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CQ Roundup with Keep For Cheap, Terry Blade and Ever More Nest

By Christopher Treacy

The holidays have passed, but the music signifying their presence has not. We’re not big fans of overdoing it, but… the first CQ Roundup of 2023 is filled with seasonal tunes (and a badass new groove from Terry Blade). Bear with us as we get back into a flow: things grind to halt in entertainment during December, but the first quarter of a new year has always been a great time for indie artists to release new music.


Song of The Week: Terry Blade – “Won’t Be Around”

The first single from Blade’s upcoming album Ethos: Son of a Sharecropper (out January 20) is hard hitting. The instrumentation lays low, allowing the arresting vocal to remain at the forefront of the mix. Blade is telling an excerpt from a larger story, here, so context is hard to pinpoint, making the narrative all the more compelling. As an artist forever articulating what it means to be both black and queer, Blade has largely used music on the fringes of R&B up to this point, but Ethos takes more of an Americana approach. “Won’t Be Around” still oozes plenty of soul, though, and the sentiment could either be a one of independence or abandonment, depending on perspective. We got to ask him about that and the stylistic shift in his music for an upcoming Q&A, so stay tuned for that this week.

Keep For Cheap – “Pictures and Posters”

Contemplative and pared-down, Minnesota’s Keep For Cheap offers this wintery vision… both a celebration and a lament for life’s annual/seasonal cycle. It’s amazing how easily emotion can turn on us, going from gratitude to uneasiness and worry. When things feel right, we worry they won’t stay that way, because change is inevitable. Staying “in the moment” is, perhaps, life’s biggest challenge.


A Honky-Tonk of Our Own

Ever More Nest – “Happy New Year”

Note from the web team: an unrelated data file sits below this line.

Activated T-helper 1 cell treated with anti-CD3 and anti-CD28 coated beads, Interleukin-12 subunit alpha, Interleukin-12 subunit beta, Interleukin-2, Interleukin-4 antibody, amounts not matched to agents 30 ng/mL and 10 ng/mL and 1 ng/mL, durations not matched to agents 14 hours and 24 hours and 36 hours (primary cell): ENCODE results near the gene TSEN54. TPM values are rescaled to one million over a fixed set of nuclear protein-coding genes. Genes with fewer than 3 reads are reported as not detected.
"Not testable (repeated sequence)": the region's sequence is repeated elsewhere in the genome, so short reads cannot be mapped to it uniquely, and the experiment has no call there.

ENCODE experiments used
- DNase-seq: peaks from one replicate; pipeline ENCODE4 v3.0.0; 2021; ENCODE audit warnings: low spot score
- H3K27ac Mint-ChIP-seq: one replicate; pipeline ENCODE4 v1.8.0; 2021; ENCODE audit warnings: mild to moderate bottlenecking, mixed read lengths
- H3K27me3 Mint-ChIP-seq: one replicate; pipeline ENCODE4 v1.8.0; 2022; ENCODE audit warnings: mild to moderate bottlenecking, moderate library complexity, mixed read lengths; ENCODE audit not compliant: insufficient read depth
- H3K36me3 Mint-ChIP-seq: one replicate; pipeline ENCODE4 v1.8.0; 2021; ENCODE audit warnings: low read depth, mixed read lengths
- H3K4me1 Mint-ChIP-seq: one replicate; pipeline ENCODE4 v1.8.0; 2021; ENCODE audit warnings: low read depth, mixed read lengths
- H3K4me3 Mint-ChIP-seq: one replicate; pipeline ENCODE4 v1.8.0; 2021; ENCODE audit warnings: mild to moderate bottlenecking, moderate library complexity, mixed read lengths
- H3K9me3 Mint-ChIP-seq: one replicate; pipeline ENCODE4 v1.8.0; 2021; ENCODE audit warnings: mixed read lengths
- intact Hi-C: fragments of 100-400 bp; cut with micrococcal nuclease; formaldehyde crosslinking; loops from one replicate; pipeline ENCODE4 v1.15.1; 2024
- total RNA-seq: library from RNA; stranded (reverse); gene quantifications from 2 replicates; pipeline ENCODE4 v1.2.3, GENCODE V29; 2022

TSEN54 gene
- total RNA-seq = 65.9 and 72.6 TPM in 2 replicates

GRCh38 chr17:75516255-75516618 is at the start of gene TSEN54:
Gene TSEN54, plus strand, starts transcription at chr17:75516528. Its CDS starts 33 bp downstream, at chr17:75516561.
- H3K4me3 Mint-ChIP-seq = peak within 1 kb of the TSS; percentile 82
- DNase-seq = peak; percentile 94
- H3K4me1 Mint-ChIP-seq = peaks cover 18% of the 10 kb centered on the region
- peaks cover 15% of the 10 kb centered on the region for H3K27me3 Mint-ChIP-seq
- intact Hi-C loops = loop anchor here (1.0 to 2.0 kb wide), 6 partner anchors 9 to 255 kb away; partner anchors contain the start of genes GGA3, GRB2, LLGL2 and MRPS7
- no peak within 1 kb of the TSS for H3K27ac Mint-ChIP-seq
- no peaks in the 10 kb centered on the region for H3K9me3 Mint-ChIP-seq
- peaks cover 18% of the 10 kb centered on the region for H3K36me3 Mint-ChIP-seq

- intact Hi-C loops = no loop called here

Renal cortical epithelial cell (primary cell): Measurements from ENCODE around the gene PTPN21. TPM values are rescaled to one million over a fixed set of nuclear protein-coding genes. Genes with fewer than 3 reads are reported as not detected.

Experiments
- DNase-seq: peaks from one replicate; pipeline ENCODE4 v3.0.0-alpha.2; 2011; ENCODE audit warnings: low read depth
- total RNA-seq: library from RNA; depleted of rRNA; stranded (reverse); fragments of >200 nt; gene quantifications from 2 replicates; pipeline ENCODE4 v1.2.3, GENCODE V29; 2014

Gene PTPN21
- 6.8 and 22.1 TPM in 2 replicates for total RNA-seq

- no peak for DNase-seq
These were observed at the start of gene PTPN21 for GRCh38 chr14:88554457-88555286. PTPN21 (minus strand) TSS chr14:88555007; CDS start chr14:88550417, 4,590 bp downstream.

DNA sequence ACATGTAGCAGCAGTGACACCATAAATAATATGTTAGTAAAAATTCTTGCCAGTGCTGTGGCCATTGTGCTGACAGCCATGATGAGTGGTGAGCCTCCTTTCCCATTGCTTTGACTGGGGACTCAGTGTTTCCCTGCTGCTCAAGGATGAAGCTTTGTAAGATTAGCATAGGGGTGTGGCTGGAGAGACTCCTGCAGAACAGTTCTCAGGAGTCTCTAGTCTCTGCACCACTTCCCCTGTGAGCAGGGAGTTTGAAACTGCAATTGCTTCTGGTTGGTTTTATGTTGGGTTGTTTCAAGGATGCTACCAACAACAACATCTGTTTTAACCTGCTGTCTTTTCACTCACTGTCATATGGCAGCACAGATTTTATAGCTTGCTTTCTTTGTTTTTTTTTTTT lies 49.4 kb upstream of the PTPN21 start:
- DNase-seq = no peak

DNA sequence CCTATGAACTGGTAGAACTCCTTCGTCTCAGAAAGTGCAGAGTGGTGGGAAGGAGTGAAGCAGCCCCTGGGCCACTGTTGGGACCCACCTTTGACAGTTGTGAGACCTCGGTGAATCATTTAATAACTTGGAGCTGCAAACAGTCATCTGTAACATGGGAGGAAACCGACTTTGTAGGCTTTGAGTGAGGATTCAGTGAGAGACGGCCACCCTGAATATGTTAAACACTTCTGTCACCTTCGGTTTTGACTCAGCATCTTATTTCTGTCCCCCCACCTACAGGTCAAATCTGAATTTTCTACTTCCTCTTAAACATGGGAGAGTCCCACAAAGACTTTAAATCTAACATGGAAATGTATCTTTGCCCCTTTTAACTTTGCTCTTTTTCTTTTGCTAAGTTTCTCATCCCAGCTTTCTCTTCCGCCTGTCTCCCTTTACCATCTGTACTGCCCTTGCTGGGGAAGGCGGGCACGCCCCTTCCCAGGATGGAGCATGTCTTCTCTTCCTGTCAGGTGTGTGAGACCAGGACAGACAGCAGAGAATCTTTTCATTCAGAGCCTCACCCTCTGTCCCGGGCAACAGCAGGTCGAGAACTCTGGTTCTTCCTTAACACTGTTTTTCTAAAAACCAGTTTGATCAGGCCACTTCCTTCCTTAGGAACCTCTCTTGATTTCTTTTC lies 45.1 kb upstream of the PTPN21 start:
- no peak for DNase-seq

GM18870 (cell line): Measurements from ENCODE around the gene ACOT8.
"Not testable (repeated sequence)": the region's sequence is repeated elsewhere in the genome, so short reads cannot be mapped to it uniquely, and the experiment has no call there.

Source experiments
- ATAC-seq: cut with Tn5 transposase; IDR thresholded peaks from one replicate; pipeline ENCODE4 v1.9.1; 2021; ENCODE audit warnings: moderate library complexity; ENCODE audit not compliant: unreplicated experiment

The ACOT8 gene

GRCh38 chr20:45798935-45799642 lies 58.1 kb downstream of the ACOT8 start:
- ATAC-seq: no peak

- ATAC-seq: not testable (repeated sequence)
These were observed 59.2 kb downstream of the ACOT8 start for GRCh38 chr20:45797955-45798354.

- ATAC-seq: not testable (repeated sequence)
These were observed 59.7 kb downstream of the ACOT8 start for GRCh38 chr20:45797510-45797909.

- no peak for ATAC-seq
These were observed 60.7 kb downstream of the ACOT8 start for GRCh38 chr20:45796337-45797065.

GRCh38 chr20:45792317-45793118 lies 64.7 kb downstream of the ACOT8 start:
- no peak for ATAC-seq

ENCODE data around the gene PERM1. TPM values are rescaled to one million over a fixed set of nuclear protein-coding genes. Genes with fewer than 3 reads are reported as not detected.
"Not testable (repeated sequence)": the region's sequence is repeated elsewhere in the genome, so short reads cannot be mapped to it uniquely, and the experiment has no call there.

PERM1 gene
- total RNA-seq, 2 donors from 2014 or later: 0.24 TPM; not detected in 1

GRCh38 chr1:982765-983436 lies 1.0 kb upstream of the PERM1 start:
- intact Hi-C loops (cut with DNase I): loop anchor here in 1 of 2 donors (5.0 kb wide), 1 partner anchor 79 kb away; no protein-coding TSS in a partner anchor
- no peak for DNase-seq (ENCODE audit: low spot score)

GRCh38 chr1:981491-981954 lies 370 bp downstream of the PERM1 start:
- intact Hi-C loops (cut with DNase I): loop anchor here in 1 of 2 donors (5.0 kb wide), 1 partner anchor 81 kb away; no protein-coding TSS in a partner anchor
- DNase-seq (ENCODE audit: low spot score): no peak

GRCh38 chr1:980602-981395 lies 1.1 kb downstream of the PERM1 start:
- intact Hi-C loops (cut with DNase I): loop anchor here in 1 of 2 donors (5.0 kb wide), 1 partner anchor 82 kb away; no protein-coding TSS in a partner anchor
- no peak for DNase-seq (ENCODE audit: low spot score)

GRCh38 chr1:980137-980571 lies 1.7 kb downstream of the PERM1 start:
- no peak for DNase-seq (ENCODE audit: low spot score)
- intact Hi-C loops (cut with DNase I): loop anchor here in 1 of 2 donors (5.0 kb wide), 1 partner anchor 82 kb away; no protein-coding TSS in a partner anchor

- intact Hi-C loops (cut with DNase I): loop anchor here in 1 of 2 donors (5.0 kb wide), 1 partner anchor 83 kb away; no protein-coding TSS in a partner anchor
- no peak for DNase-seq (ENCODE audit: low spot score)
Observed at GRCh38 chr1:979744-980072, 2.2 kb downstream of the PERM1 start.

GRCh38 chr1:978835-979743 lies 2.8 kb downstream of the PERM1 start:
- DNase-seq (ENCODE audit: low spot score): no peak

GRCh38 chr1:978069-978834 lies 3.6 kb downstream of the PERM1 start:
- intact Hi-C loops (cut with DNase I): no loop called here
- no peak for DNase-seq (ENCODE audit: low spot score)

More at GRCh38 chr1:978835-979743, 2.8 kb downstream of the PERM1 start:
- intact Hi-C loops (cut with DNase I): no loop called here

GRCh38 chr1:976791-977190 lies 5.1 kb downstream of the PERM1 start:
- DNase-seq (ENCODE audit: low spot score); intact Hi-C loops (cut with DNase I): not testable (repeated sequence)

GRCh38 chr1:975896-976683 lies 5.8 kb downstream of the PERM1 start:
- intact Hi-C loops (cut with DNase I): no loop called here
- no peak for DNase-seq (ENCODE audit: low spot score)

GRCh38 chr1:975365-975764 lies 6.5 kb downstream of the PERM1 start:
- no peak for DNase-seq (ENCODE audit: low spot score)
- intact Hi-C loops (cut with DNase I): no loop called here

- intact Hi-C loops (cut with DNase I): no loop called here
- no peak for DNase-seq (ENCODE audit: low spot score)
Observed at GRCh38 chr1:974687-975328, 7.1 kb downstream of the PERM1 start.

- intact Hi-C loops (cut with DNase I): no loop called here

“In a wooden frame, under a glass pane, we’re still the same.” Kelcy Wilburn really nails it on this outtake from Ever More Nest’s album Out Here Now, which arrived in August. We could try explaining it, but why would we when she does it so eloquently.

“One of my favorite photographs of a particular friend and me was taken on New Year’s Eve as we walked our way to a giant bonfire made of drying Christmas trees. The old Mid-City New Orleans tradition had gotten unmanageable by that year, and it was a crazy fun and wild thing to witness. New Year’s is such a strange holiday—celebrating the passage of time, a sometimes joyful and sometimes painful process we can’t control. We celebrate the end of a good year; we celebrate the end of a bad year. As humans, we’re always trying our best to mark the beginnings and endings of things that never really stop or start. New Year’s celebrations can be arbitrary, but they can also be quite powerful. I love the dichotomy.”

D.C. Anderson – “Twenty Twenty Three”

D.C. Anderson has had a long career in theater and has appeared on television in episodes of The Blacklist and Billions, but here he’s exercising his singer-songwriter muscle in an affecting ode to the expectations of a new year.

Paula Boggs Band – “Mistletoe & Shiny Guitars (remix)”

Older song, new mix!

Christopher Treacy has been writing about music and the music industry for 20 years. He’s contributed to The Boston Phoenix, The Boston Herald, Nashville Scene, and Berklee College of Music’s quarterly journal, as well as myriad LGBTQ+ outlets including the Edge Media Network, Between the Lines/Pride Source, Bay Windows and In Newsweekly. He’s the Managing Editor for CQ and lives in Waitsfield, VT.

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